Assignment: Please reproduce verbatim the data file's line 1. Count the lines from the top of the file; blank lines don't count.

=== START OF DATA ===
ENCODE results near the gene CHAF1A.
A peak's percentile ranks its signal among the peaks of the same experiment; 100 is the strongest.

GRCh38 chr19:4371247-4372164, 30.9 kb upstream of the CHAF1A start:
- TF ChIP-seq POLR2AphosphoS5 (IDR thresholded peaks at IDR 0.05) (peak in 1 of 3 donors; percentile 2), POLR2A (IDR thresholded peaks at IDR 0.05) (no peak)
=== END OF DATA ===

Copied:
ENCODE results near the gene CHAF1A.